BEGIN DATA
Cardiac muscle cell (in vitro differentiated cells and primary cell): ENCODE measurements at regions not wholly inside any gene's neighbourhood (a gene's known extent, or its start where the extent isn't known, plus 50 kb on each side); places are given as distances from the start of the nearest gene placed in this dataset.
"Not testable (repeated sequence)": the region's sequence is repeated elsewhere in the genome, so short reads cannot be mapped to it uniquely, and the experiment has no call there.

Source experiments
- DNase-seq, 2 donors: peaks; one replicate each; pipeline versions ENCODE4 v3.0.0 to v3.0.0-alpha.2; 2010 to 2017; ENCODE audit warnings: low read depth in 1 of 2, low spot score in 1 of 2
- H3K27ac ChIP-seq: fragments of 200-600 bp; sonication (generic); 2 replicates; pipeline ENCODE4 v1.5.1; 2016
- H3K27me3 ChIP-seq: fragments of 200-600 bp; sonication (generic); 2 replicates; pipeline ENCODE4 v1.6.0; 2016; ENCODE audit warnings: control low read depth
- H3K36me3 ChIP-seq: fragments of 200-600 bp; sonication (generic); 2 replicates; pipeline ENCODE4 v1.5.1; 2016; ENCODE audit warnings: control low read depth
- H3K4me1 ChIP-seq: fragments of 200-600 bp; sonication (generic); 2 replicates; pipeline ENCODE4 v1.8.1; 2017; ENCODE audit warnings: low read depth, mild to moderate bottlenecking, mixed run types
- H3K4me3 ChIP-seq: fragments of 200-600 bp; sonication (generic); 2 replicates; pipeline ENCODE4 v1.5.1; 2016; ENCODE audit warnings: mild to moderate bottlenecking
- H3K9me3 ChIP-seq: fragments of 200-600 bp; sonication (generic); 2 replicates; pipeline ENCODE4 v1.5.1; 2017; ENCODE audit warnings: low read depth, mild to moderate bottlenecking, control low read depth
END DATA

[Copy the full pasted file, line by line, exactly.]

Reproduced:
Cardiac muscle cell (in vitro differentiated cells and primary cell): ENCODE measurements at regions not wholly inside any gene's neighbourhood (a gene's known extent, or its start where the extent isn't known, plus 50 kb on each side); places are given as distances from the start of the nearest gene placed in this dataset.
"Not testable (repeated sequence)": the region's sequence is repeated elsewhere in the genome, so short reads cannot be mapped to it uniquely, and the experiment has no call there.

Source experiments
- DNase-seq, 2 donors: peaks; one replicate each; pipeline versions ENCODE4 v3.0.0 to v3.0.0-alpha.2; 2010 to 2017; ENCODE audit warnings: low read depth in 1 of 2, low spot score in 1 of 2
- H3K27ac ChIP-seq: fragments of 200-600 bp; sonication (generic); 2 replicates; pipeline ENCODE4 v1.5.1; 2016
- H3K27me3 ChIP-seq: fragments of 200-600 bp; sonication (generic); 2 replicates; pipeline ENCODE4 v1.6.0; 2016; ENCODE audit warnings: control low read depth
- H3K36me3 ChIP-seq: fragments of 200-600 bp; sonication (generic); 2 replicates; pipeline ENCODE4 v1.5.1; 2016; ENCODE audit warnings: control low read depth
- H3K4me1 ChIP-seq: fragments of 200-600 bp; sonication (generic); 2 replicates; pipeline ENCODE4 v1.8.1; 2017; ENCODE audit warnings: low read depth, mild to moderate bottlenecking, mixed run types
- H3K4me3 ChIP-seq: fragments of 200-600 bp; sonication (generic); 2 replicates; pipeline ENCODE4 v1.5.1; 2016; ENCODE audit warnings: mild to moderate bottlenecking
- H3K9me3 ChIP-seq: fragments of 200-600 bp; sonication (generic); 2 replicates; pipeline ENCODE4 v1.5.1; 2017; ENCODE audit warnings: low read depth, mild to moderate bottlenecking, control low read depth